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Waikareao Estuary

The Waikareao Estuary mudflats served as Tauranga’s first airfield with World War I pilot Philip Fowler landing his Avro biplane there in April 1922. Landings and take-offs could only take place an hour or so either side of low tide for obvious reasons and Takitimu Expressway now covers the site.

Map No. 2.
Ngā Tapuwae ki Te Papa | 
Footprints on Te Papa.

Waikareao Estuary
Waikareao estuary is of great significance to Ngāi Tamarāwaho of Huria Marae. The first use of the Waikareao Estuary was an airfield was in April 1922 when World War I pilot Philip Kenning Fowler landed his Avro biplane on the mudflats between Williams Street and Elizabeth Street. In 1932 aviator and aircraft manufacturer Hilda Beatrice Hewlett (née Herbert), the first British woman to obtain a pilot’s certificate, was elected president of the Tauranga Aero and Gliding Club. The club built a hangar at the western end of Elizabeth Street which served until the Mount Maunganui aerodrome opened in 1939. Australian aviator, Sir. Charles Kingston Smith, landed on the estuary in his famous monoplane, ‘Southern Cross’, in January 1933, followed in December by fellow aviator Charles Thomas Philippe Ulm in ‘The Faith of Australia’. Landings and take-offs on the mudflats could only take place an hour or so either side of low tide, and the Tākitimu Expressway now covers the site.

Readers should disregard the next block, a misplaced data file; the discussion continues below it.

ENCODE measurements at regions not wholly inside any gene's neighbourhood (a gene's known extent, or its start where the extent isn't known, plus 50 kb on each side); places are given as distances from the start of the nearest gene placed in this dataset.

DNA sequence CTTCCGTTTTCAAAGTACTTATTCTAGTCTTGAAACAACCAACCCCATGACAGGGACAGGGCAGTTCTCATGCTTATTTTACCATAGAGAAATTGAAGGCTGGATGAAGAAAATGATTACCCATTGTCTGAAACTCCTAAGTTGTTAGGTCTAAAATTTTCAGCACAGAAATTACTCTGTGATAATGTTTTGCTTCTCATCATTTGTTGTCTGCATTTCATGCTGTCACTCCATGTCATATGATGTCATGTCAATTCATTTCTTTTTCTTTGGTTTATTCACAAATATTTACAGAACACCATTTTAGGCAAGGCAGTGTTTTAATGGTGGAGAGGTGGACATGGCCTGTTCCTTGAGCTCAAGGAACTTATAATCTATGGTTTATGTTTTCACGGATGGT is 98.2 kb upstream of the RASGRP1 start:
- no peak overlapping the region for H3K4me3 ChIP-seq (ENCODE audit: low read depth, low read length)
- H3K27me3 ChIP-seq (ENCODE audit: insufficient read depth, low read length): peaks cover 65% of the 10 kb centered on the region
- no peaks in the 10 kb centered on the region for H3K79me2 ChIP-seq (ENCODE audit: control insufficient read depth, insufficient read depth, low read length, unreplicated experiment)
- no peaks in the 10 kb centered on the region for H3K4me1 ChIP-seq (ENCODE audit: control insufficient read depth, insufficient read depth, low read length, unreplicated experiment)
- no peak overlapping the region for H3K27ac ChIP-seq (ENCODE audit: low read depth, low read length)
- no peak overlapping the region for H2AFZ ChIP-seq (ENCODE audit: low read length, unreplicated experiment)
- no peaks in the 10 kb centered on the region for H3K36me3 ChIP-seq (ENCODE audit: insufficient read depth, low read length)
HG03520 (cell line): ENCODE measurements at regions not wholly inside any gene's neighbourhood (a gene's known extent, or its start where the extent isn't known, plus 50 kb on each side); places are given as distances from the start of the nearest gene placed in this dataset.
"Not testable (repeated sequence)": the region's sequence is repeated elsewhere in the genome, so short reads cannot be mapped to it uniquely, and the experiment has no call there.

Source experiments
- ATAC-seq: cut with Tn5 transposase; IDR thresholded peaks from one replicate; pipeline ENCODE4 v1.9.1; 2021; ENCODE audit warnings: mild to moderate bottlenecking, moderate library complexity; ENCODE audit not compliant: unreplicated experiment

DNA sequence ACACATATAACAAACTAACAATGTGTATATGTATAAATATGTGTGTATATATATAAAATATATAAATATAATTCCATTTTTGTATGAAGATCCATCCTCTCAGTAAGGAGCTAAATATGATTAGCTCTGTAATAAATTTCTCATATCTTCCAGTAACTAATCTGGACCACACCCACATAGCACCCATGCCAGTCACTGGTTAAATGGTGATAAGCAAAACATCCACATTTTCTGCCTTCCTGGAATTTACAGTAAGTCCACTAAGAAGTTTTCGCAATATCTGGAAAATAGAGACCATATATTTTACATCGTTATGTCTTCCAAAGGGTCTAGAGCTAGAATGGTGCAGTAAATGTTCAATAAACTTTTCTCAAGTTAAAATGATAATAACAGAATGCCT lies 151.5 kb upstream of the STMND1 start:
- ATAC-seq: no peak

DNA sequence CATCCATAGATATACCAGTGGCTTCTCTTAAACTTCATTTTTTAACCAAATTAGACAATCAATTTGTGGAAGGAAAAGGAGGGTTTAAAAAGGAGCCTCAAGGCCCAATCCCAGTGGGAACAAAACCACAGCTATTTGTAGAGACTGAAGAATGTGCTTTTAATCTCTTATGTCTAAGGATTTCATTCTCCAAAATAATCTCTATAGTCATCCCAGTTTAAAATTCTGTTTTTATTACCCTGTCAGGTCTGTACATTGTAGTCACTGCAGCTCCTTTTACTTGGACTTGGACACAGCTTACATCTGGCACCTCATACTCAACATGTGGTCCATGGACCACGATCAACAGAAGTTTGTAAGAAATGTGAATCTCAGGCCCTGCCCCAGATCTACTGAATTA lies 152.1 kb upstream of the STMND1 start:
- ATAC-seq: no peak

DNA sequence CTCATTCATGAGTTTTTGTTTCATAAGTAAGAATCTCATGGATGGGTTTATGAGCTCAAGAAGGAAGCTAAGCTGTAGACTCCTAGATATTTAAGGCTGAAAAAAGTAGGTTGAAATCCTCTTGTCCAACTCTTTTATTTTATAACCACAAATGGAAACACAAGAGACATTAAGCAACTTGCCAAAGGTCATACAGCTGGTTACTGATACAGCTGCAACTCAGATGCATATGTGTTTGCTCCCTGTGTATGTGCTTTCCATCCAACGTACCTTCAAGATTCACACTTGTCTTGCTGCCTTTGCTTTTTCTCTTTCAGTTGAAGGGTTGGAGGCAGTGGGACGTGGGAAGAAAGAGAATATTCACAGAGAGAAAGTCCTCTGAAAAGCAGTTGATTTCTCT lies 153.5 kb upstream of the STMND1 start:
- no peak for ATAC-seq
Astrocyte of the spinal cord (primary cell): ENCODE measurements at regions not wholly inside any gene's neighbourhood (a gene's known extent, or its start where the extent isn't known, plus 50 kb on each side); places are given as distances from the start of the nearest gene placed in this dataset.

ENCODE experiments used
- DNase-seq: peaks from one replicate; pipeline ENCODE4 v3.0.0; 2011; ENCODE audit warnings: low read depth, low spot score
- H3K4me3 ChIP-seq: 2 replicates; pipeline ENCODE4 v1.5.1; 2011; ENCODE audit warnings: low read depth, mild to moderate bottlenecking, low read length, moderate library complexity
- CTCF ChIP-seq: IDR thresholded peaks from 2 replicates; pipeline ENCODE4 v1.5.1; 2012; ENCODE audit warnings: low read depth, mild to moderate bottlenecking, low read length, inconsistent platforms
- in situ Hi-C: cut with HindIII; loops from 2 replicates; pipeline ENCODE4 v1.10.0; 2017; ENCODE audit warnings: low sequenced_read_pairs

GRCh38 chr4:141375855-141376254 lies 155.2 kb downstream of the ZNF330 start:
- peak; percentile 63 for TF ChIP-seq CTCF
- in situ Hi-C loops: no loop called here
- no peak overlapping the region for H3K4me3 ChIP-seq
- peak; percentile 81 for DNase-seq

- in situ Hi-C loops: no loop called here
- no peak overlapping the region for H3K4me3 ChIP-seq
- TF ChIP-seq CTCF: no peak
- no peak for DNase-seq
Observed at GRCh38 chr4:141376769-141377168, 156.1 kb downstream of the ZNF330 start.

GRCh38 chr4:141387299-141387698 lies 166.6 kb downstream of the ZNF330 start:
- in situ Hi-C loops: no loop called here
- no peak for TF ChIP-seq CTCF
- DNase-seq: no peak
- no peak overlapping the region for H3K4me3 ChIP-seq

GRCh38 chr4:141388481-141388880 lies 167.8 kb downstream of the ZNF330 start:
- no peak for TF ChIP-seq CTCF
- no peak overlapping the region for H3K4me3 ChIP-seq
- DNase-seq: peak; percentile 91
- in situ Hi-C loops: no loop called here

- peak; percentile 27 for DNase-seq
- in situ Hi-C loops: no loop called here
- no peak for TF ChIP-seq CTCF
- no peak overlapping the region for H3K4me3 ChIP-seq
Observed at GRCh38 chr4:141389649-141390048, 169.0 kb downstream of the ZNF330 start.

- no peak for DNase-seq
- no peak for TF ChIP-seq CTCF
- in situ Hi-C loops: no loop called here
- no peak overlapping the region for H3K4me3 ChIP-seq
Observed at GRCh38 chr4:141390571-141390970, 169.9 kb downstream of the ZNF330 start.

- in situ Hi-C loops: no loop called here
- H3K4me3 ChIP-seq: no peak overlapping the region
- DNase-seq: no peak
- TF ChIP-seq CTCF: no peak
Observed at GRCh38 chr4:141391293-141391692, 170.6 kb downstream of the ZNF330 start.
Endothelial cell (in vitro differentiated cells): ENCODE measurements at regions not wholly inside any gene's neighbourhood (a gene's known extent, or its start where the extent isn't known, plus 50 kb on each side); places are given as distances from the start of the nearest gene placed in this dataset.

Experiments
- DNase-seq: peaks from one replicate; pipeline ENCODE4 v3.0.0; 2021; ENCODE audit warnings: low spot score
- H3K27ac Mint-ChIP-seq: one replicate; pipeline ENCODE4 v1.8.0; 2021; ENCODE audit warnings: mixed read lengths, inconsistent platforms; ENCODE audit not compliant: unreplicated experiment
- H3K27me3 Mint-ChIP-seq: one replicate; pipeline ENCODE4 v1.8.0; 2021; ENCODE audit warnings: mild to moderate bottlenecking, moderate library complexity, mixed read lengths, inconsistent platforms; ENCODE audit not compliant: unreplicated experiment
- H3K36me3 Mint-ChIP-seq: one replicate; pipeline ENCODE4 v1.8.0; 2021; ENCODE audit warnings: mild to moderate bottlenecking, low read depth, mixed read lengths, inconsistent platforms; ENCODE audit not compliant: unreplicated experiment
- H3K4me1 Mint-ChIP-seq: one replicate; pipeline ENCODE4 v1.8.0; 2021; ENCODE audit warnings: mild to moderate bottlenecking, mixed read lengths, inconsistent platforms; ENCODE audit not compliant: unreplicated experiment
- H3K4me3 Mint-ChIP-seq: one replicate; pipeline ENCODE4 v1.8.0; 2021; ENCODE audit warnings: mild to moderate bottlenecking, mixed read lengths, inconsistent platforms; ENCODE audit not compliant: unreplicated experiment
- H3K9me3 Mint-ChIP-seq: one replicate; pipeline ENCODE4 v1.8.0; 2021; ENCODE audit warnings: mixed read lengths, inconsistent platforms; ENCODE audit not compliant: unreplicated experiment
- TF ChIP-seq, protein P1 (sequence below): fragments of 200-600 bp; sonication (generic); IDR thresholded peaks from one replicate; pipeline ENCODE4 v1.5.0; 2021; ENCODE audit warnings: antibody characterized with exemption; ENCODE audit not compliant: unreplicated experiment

See images descriptions below:

1933 Tauranga City Libraries Ref: 99-130

Hanger scene Description: In 1933 the Aero Club Hanger and clubhouse was built at the eastern end of Elizabeth Street. The Waikareao Estuary (misspelt in the caption) was used as a landing placethroughout the 1930s. It was in 1933 that that Kingsford Smith and ‘Southern Cross’ visited with flights landing and taking off from the tidal flats. One of several aero craft themed photographs donated by Gavin Meadows.
1933 Tauranga City Libraries Ref: 99-136
'Faith in Australia Description' In 1933 this Avro 10 Fokker aeroplane was the largest to have visited New Zealand. It landed on the Waikareo Estuary in Tauranga on December 29, 1933, having taken off in Rotorua. It was flown by Flight Lieutenant Charles Ulm who was one of the pioneers of long distance flight. The craft was Ulm's personal aeroplane after buying it from the failed Australian National Airways, a company he had established with Kingsford Smith. It was named "Faith in Australia". Ulm was to later die after ditching the aero craft at sea north of Hawaii having become lost and out of fuel. Details about the photograph and occasion can be read in the Bay of Plenty Times, 29 December 1933 edition, page 3. One of several aero craft themed photographs donated by Gavin Meadows

Waikareao Estuary from 21st Century
Today the Waikareao Estuary has become a favourite walking and cycling venue for inner city dwellers and visitors. There is an abundance of wetlands and wildlife to look out for on the journey. Visit the Fauna and Flora page of this website or see the back of the Historic Tauranga Map & Guide for more information on the wildlife.

Explore Tauranga
Estuary Walkway Map TCC